PrEP is life changing. One of the biggest side effects of PrEP that is rarely discussed is the emotional effect people experience when they start PrEP. Individuals can fully engage and enjoy their sexual acts without fear of HIV (regardless of their relationship to condoms). For decades we’ve been taught to feel shame or fear when we have sex. Lingering thoughts around condom use, status, stealthing, etc. after each sexual act. Now with PrEP, those fears are quieted because we know PrEP works and is extremely effective in preventing HIV. We can count the amount of PrEP failures on one hand and still have digits to spare.

Additionally, because individuals on PrEP get tested every 3 months as part of their maintenance, clients find that they are not worried about HIV and this shifts their whole relationship to their clinic visit. When I got my first HIV test, I hadn’t even had sex yet, but I was so scared of the result because that’s how I was raised: to have this overwhelming fear of HIV. When I get tested now, I’m not worried about HIV, I’m just waiting on each sexually transmitted infection (STI) result come through like no whammy, no whammy, stop!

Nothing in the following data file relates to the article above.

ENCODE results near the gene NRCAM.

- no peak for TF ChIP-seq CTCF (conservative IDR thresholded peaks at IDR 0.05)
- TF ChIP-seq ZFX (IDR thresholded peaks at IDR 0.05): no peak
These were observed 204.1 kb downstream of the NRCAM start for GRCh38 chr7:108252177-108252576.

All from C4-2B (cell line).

Let’s talk about STIs

Using fear to control people’s behaviors is so 90s. Individuals on PrEP are continuously scapegoated for causing increases in STIs. Let’s get the facts straight:

  • There aren’t any studies showing a direct causal relationship between PrEP use and STIs

  • STI rates were rising before PrEP was introduced to public health

  • Condom use was declining before PrEP was introduced to public health

  • PrEP users are tested for STIs and HIV more frequently than anyone else and are leading the way in breaking chains of infections throughout the world